A good mouse can really change the way a game is played. Two button mice with a scroll wheel have been replaced with 13 button monstrosities where every button can be programmed to your liking. Multiple profiles and fast DPI switching are at the palm of your hand with the 1byone USB Gaming Mouse. The packaging was slick, and the presentation of the mouse was much better than expected. Inside the box was the mouse along with an instruction manual and a CD for the software.
The mouse fits well in my hand, but it is a little on the tinier side. My Perrix mouse and the 1byone mouse can be found below side by side. The Perrix has a larger top and is also wider. I used the 1byone mouse exclusively for the past week and found that I was able to adapt to it a lot better than expected. I’m glad the thumb rest was added; it’s a great touch and it feels very natural. The buttons are very receptive and they feel pretty sturdy. Thankfully, 1byone didn’t go crazy with the branding, and only feature their logo once on the product. Lastly, the braided wire was a great addition. I’m glad more and more mice are coming with braided cables. It’s a much appreciated addition.
There are two features I would like to see in this mouse. The first is an up and down toggle for the DPI. It is invaluable to switch between them effectively while gaming. The second is a weight system of some sort. The mouse is lighter than most gaming mice I have used, and adding weights in the bottom really helps the user control the mouse better.
I was a little annoyed that the software was not available for download on the company’s website. A lot of computers are going for a slimmer approach, thus removing the disk drive. My laptop does not currently have a disk drive, making it impossible for me to get the software from the CD. I was able to extract it using my dad’s laptop, but having the software online would have been a great help. The software has five main areas: Light Setting, Sensitivity, Button Settings, System Setting and Advanced Setting.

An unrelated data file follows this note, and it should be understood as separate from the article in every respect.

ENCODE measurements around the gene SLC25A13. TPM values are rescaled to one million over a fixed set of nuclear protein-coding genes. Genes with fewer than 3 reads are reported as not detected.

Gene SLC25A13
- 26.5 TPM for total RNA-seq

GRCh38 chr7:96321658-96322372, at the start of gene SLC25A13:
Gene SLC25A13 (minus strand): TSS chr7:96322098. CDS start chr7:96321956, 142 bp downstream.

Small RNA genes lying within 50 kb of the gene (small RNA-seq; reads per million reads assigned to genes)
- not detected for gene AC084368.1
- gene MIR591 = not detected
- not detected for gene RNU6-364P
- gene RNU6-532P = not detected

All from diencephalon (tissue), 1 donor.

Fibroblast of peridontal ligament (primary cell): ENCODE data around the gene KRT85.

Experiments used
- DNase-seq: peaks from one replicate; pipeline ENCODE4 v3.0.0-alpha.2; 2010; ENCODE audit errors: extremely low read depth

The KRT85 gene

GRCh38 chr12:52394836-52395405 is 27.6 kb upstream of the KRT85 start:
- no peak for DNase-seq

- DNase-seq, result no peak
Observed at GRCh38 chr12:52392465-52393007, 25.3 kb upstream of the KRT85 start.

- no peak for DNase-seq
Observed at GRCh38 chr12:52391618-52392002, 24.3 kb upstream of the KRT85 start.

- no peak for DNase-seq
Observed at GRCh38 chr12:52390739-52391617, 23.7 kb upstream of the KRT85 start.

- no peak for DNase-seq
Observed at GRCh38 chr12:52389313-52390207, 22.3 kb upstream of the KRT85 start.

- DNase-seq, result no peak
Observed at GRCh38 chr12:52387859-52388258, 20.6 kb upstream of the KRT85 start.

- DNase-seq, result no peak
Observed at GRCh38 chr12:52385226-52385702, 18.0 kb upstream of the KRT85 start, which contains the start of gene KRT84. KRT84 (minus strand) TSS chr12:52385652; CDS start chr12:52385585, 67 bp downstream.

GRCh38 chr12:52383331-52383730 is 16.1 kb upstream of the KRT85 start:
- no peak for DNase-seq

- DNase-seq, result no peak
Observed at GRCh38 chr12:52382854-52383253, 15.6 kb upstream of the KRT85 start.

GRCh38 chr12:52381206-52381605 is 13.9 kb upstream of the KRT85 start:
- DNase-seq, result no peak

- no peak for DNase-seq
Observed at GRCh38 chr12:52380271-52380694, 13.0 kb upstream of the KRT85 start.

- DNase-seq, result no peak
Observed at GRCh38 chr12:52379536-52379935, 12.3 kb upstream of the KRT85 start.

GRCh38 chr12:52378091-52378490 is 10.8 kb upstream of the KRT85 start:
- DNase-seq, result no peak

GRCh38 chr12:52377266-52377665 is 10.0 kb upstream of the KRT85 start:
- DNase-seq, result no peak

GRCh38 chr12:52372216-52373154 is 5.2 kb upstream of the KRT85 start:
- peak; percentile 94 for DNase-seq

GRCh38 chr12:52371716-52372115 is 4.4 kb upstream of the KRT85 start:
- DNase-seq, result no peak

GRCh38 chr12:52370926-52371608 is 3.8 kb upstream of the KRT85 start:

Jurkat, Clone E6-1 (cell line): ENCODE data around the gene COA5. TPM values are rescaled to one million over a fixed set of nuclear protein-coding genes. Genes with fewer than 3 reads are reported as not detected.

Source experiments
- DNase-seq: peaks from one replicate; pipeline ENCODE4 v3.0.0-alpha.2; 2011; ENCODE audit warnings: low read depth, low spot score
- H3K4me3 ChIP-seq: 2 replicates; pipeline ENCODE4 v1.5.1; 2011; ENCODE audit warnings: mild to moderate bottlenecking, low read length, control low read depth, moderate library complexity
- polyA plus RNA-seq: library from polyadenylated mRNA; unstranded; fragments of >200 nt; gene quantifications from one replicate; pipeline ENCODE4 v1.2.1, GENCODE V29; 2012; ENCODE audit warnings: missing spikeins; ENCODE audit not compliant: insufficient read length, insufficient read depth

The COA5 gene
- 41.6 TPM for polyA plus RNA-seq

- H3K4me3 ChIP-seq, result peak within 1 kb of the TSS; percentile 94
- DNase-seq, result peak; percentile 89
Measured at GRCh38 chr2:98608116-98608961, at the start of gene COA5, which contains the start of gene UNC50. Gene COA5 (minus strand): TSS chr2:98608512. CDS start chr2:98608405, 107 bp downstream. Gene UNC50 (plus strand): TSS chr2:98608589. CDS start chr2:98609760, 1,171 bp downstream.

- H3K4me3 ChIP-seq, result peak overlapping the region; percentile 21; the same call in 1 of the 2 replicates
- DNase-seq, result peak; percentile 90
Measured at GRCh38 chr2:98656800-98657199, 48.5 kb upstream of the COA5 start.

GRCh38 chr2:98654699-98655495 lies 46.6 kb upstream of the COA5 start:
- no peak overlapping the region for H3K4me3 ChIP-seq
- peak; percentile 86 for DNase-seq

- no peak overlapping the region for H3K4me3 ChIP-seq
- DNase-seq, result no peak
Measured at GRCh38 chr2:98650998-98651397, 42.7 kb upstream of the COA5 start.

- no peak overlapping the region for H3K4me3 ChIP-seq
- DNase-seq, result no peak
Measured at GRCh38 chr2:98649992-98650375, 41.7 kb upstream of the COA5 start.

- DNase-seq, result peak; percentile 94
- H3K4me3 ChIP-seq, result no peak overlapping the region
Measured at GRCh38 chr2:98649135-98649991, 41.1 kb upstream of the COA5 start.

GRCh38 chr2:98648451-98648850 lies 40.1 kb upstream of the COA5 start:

Light Setting controls the LEDs of the mouse. Whether you want the light effect to be on or off, the color of the light and the light effect type are all of the components you can control. I personally like the breathing light effect type, and all of the colors are very vibrant and bright. Blue is my favorite, but that is also because each light corresponds to a specific DPI setting. DPI, or dots per inch, is how sensitive your mouse is to small movements. The higher the DPI, the faster the cursor will move on your screen.
Sensitivity is an extension of the previous panel. Here, you can adjust the sensitivity for each of the six DPI settings. If you like your lower settings to be slower, than this is where you would want to go. I kept everything stock here because I felt they did a good job with the adjustments. I generally play with 2500 DPI, as I find it comfortable, but it will change from game to game.
Button settings is where things get fun. Each of the 8 buttons (Left click, right click, middle click, forward, backward, DPI, scroll up and scroll down) can all be programmed to do different things. You can program simple things such as closing windows, or complex macros that will perform button patterns for you. Personally, I am used to my 12 button mouse, where certain macros do certain things, but 8 is plenty to work with.
The system settings and advanced settings are two panels I just don’t mess with. The system settings in this case are the Windows settings, while advanced deals with polling rates. I’m not terribly familiar with polling rates, so I leave things the way they are. On the far right side, you can see the profiles you have, making switching between them a breeze.
This mouse is honestly great. I enjoy using it and sometimes don’t even plug in my Perrix just because I am so used to this mouse. The function, feel, and design all feel right, although I’d love a DPI up and down switch. You can buy the 1byone Programmable USB Gaming Mouse here.
Edited by Lauren Fabrizio